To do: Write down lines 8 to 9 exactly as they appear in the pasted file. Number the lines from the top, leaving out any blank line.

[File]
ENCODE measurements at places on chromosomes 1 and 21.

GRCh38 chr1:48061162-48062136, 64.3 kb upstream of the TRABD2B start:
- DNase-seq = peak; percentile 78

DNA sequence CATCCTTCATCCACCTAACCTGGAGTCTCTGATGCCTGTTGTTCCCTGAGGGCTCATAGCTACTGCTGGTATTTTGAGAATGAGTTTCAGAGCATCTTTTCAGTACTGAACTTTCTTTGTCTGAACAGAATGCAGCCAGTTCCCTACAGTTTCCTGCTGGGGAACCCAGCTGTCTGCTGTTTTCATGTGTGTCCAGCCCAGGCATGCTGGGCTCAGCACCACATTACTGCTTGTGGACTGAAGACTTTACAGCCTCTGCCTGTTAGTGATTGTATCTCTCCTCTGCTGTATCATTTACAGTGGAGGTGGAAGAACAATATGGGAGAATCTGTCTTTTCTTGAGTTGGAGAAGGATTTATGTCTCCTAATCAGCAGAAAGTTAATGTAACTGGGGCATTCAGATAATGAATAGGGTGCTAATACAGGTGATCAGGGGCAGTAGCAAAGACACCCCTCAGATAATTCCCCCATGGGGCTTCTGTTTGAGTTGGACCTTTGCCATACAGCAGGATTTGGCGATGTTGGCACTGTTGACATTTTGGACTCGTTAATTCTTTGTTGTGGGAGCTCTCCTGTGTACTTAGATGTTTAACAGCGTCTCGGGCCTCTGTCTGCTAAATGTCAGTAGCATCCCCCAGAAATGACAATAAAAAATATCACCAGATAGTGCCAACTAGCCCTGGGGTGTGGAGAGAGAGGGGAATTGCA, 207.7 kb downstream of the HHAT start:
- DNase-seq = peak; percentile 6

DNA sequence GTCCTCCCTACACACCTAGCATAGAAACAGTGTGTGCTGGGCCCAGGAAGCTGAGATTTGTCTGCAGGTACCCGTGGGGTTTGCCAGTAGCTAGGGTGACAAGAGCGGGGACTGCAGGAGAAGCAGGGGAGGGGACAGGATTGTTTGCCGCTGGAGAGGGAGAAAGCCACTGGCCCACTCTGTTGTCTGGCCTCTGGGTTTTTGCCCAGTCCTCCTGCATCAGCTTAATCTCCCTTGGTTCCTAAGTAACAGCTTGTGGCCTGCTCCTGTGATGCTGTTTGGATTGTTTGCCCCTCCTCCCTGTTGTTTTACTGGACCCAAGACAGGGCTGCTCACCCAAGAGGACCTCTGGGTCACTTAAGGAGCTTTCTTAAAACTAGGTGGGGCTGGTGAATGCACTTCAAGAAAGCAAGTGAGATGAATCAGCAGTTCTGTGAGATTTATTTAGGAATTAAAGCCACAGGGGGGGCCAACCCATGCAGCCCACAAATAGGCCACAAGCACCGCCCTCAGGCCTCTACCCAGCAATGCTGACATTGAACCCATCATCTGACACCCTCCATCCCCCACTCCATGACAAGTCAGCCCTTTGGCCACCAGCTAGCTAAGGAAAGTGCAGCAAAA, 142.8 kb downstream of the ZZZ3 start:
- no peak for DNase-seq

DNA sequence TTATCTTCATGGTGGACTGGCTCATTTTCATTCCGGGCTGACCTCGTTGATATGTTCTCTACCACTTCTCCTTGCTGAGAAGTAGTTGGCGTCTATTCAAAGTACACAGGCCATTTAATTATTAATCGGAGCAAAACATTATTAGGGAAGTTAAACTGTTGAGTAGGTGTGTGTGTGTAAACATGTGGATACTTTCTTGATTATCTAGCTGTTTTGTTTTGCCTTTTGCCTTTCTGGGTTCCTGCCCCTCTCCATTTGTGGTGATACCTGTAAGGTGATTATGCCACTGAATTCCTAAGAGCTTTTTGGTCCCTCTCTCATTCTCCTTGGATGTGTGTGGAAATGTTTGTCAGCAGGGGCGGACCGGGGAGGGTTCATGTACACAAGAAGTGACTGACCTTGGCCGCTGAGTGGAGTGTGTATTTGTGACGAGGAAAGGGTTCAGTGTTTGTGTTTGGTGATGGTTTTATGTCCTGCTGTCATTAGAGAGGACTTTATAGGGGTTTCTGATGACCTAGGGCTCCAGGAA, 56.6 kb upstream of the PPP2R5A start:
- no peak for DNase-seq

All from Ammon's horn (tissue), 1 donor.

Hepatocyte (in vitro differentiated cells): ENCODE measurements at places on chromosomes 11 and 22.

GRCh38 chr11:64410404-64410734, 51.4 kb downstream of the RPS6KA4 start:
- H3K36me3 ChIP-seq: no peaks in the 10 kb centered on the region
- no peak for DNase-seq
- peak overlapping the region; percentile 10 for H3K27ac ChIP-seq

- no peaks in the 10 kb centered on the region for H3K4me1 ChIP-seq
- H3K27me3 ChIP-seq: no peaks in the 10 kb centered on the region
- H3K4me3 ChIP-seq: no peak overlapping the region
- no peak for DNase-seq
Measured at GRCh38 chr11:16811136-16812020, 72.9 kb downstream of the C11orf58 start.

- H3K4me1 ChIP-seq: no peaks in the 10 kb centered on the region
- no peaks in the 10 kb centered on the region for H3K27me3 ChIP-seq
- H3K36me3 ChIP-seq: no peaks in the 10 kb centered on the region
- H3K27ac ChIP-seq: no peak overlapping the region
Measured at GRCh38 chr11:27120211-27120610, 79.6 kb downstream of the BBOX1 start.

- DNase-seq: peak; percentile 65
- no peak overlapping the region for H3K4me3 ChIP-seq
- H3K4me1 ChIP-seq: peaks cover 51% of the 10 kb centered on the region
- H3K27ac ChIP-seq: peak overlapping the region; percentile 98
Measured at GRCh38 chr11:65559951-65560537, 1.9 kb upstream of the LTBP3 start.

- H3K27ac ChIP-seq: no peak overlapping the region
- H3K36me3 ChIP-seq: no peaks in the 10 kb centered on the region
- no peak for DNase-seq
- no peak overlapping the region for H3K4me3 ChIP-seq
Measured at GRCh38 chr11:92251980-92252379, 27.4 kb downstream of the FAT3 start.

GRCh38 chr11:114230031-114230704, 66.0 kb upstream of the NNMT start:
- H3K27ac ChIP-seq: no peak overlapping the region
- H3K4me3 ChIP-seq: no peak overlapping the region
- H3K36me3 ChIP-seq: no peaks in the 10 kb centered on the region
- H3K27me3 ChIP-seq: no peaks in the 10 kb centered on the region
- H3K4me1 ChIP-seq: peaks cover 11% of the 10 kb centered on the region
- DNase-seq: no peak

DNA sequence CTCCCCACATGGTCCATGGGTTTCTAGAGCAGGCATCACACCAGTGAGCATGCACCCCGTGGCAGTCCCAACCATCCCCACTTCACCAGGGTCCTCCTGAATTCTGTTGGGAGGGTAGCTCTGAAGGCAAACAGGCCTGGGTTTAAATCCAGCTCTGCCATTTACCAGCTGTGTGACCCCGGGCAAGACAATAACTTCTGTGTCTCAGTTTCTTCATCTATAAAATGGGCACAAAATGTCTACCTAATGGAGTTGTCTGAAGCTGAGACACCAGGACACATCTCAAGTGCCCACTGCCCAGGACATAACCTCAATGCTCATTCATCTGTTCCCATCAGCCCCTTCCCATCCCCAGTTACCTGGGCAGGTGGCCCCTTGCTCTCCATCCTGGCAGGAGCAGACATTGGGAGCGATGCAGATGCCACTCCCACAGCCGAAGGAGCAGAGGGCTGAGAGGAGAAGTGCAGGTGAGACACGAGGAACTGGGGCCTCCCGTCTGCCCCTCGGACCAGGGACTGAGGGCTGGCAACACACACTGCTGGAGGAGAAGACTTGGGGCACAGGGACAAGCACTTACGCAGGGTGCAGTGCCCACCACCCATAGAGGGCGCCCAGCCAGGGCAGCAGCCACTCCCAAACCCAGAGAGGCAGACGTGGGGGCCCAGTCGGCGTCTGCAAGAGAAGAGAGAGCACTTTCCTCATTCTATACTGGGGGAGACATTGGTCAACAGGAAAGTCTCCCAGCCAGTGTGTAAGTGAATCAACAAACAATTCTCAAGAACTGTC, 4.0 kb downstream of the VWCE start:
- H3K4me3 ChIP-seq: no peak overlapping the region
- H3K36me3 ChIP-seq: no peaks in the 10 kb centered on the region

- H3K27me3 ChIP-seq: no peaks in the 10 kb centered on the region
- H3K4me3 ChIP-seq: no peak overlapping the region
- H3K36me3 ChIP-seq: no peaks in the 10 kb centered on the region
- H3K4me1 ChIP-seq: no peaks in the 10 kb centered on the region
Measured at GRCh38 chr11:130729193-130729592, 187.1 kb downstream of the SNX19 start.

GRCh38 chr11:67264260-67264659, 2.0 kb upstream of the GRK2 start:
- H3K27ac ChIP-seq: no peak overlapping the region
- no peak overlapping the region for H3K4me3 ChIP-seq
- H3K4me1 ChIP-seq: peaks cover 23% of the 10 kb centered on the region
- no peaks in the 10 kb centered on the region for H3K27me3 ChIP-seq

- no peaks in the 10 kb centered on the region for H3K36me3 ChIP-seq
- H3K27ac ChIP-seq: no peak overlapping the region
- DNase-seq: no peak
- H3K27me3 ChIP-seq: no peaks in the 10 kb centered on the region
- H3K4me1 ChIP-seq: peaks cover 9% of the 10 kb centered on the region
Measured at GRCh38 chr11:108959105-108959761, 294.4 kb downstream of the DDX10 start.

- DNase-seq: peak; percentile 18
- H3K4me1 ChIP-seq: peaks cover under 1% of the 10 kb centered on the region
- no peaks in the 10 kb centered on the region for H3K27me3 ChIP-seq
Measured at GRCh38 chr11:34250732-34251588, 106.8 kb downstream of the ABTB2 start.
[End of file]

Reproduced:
DNA sequence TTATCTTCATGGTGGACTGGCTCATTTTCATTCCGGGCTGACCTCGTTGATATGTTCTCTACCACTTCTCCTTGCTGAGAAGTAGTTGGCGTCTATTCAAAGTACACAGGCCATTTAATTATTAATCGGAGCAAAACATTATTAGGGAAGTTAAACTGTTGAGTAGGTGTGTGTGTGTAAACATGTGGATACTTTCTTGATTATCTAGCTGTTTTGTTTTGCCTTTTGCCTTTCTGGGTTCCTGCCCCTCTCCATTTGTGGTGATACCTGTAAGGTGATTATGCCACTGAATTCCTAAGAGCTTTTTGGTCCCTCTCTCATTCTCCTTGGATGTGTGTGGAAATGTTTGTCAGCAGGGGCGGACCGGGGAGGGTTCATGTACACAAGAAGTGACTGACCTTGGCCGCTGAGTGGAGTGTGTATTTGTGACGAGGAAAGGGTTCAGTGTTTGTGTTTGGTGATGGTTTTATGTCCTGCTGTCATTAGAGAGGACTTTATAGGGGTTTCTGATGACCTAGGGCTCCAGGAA, 56.6 kb upstream of the PPP2R5A start:
- no peak for DNase-seq